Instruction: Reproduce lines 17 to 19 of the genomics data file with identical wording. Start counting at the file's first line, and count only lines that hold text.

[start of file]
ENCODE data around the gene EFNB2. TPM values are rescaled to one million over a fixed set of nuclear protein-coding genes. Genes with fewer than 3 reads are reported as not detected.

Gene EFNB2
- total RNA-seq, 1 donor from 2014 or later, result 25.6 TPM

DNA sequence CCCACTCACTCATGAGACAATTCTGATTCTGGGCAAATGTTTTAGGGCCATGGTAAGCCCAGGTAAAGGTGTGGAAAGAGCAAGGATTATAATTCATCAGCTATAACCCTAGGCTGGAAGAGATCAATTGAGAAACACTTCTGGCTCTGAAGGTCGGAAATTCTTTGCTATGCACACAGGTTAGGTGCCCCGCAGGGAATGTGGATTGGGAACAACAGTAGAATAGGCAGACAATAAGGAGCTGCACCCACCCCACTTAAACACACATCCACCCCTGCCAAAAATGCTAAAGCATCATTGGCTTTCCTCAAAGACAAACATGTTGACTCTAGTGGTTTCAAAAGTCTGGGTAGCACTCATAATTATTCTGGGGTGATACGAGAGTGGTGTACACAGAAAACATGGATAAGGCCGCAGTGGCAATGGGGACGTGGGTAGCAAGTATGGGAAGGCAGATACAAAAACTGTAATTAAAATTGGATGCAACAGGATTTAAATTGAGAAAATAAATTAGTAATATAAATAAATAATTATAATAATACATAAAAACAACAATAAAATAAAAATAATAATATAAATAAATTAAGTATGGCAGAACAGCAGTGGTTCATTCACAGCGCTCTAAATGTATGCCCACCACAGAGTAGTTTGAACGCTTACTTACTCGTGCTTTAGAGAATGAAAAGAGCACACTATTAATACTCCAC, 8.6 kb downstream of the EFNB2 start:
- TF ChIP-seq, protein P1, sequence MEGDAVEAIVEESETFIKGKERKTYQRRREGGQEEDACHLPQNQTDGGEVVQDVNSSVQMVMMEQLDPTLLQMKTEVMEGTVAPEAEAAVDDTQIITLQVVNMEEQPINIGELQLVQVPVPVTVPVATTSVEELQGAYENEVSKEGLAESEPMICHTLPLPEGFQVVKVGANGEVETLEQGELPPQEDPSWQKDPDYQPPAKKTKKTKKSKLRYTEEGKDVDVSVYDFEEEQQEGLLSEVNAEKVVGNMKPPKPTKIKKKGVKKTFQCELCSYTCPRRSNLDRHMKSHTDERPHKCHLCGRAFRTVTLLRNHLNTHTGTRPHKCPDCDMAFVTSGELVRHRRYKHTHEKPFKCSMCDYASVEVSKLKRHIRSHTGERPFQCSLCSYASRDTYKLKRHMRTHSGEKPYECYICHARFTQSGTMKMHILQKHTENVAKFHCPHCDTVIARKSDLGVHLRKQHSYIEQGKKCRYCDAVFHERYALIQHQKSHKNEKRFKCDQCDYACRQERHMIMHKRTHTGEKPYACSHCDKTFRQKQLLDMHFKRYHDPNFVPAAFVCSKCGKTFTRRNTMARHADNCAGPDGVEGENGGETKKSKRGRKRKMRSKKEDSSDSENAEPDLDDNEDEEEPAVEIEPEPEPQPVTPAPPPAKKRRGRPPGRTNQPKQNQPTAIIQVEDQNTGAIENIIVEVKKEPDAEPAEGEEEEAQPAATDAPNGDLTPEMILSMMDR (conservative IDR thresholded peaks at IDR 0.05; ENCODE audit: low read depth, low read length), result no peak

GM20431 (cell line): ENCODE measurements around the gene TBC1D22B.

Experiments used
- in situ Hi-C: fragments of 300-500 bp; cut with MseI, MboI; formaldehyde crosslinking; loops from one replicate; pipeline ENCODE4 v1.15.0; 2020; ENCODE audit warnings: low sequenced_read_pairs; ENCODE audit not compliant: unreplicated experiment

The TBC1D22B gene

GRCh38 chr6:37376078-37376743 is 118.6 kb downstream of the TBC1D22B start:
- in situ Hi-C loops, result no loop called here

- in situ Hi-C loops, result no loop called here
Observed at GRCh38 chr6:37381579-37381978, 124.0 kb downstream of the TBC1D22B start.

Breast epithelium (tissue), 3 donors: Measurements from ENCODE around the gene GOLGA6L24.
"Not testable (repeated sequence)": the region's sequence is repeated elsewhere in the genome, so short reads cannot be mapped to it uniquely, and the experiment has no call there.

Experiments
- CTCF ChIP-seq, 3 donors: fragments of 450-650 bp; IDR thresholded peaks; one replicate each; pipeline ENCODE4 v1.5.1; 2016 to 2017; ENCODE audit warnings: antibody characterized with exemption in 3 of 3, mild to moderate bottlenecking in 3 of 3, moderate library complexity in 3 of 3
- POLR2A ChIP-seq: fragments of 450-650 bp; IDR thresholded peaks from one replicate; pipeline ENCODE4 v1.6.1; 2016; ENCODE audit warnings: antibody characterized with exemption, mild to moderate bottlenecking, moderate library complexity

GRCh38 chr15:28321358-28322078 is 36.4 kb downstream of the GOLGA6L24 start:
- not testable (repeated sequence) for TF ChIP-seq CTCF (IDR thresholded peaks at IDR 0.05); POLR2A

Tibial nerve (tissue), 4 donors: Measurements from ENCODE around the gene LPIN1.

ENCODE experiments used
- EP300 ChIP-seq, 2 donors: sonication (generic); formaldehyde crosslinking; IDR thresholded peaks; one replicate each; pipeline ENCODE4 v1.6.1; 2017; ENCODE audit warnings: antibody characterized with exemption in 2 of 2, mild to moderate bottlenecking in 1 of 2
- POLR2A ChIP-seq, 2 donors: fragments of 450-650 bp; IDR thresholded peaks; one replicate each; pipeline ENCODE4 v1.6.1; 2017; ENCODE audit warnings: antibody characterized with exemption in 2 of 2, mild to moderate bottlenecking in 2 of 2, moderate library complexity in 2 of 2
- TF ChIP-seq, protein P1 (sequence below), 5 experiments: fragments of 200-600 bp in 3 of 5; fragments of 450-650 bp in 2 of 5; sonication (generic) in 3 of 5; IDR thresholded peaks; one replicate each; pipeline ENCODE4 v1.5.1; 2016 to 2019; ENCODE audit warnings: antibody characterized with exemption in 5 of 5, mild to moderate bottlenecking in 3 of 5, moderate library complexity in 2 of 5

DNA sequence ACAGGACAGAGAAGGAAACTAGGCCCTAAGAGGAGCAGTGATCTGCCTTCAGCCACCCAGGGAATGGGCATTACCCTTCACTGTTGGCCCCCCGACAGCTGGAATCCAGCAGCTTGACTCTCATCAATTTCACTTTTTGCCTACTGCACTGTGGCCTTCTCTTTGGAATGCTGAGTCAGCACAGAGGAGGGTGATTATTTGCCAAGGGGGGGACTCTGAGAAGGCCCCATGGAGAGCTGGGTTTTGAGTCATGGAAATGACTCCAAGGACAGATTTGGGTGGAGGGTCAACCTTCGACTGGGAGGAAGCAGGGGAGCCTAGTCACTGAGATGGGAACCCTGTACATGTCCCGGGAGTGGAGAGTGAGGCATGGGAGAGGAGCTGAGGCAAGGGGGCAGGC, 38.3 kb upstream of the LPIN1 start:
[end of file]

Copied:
- CTCF ChIP-seq, 3 donors: fragments of 450-650 bp; IDR thresholded peaks; one replicate each; pipeline ENCODE4 v1.5.1; 2016 to 2017; ENCODE audit warnings: antibody characterized with exemption in 3 of 3, mild to moderate bottlenecking in 3 of 3, moderate library complexity in 3 of 3
- POLR2A ChIP-seq: fragments of 450-650 bp; IDR thresholded peaks from one replicate; pipeline ENCODE4 v1.6.1; 2016; ENCODE audit warnings: antibody characterized with exemption, mild to moderate bottlenecking, moderate library complexity

GRCh38 chr15:28321358-28322078 is 36.4 kb downstream of the GOLGA6L24 start: